Mobile photo-sharing app Instagram has ditched its iconic retro camera logo in favour of a simple illustration set against a multicoloured gradient.
In order to make images and videos stand out, the interface is flatter and less colourful, with white and grey replacing its signature blue.
Notifications now appear in pink instead of orange, and toolbar icons are simplified to an outline, which turns black when selected.
In a blog post, design director Ian Spalter said the company, which was founded in 2010, had been considering a redesign since last year.
"Last year, a group of us started digging into how we could support [the app's] evolution while staying true to Instagram's heritage and spirit," he said. "We wanted to create a look that would represent the community's full range of expression — past, present and future."
The design team began by flattening the existing retro-looking camera icon, which they believed was "no longer reflective of the community".
"The original icon's skeuomorphic style had the benefit of making it feel tangible despite being pixels, and our initial explorations involved trying to modernize it as it was," said Spalter.
"These early flattening explorations lacked the visual weight of the original, and we turned our focus to figuring out exactly what people loved about the classic icon and how we could carry that over."
They then approached the company's employees to draw the Instagram icon from memory in five seconds – and almost all of them drew the rainbow, lens and viewfinder.
Considering this, they translated these three key elements into an app icon, and arrived at a simple outline backed by a colourful gradient.
"We decided to translate these elements into a more modern app icon that strikes a balance between recognition and versatility," said Spalter.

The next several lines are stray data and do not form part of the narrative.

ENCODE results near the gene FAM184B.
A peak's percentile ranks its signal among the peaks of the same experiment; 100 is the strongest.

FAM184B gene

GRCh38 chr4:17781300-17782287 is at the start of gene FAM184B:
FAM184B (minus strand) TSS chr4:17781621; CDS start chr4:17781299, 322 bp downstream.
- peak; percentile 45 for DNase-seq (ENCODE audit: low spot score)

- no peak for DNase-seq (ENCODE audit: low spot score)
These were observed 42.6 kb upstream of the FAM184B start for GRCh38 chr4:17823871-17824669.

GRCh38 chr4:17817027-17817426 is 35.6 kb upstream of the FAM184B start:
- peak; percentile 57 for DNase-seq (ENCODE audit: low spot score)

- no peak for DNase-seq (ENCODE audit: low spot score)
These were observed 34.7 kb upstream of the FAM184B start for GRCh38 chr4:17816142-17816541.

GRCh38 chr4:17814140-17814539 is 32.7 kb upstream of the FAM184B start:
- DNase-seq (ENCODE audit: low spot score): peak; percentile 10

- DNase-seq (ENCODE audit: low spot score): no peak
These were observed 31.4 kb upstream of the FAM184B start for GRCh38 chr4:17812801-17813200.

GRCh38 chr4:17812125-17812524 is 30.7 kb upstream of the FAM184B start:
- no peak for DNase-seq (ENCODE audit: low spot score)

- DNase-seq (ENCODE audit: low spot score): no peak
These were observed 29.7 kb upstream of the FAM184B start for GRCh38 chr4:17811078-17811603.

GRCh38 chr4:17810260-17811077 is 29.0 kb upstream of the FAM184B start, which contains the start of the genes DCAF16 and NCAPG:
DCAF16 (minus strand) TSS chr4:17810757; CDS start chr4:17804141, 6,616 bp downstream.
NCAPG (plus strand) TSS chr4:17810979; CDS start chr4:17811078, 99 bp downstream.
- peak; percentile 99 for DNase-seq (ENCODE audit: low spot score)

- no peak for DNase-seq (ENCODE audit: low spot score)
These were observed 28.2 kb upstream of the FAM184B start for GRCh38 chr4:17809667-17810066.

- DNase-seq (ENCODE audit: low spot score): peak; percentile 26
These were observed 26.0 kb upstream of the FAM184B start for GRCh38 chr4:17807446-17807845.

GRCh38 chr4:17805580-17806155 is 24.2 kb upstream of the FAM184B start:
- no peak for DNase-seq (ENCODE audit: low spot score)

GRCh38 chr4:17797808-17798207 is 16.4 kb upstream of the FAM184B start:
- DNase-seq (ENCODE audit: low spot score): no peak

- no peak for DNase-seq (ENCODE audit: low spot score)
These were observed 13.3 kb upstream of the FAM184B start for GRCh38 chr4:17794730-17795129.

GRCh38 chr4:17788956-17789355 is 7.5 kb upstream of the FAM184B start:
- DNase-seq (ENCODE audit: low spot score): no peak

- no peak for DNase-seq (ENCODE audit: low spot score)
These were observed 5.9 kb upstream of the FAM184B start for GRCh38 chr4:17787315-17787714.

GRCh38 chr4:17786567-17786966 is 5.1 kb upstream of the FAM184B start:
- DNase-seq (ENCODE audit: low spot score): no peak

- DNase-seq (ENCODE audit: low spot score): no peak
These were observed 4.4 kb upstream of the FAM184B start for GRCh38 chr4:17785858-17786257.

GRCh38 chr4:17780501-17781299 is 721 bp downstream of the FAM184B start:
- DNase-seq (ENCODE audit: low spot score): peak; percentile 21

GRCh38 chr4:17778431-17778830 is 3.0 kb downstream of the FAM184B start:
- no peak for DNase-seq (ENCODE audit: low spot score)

Instagram was sold to Facebook in 2012 for $1 billion. It now has over 400 million users – more than Twitter – and more than 80 million photos and videos are shared on the app every day.
In an interview with Dezeen, Hem's Jason Goldberg said that the photo-sharing app is now "as important" as the New York Times.
Skeumorphism – which involves using visual cues from a physical product to indicate its digital counterpart like Instagram's old camera logo – was popular in the first wave of app design, but is increasingly being phased out.
In 2014, Google unveiled skeumorphism-free design guidelines for software across its desktop and mobile platforms, called Material Design.
"Material Design is part of a new way of thinking about software presentation commonly referred to – if maybe a little too broadly – as 'flat design'," wrote Alex Wiltshire in an article for Dezeen.
"Flat design recognises that we've learned to understand what we can and can't interact with on computer screens, allowing the interface to slip away, and what you're reading, watching, or whatever, take the stage."
Other recent brand redesigns include taxi service Uber, which was so widely criticised following the rebrand that its head of design Andrew Crow stepped down from the company.